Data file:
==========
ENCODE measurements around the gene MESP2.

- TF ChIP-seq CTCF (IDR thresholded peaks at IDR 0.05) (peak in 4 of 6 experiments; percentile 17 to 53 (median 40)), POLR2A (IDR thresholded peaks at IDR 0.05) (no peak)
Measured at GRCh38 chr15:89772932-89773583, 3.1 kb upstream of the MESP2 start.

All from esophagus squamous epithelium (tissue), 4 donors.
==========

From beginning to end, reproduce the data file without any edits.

ENCODE measurements around the gene MESP2.

- TF ChIP-seq CTCF (IDR thresholded peaks at IDR 0.05) (peak in 4 of 6 experiments; percentile 17 to 53 (median 40)), POLR2A (IDR thresholded peaks at IDR 0.05) (no peak)
Measured at GRCh38 chr15:89772932-89773583, 3.1 kb upstream of the MESP2 start.

All from esophagus squamous epithelium (tissue), 4 donors.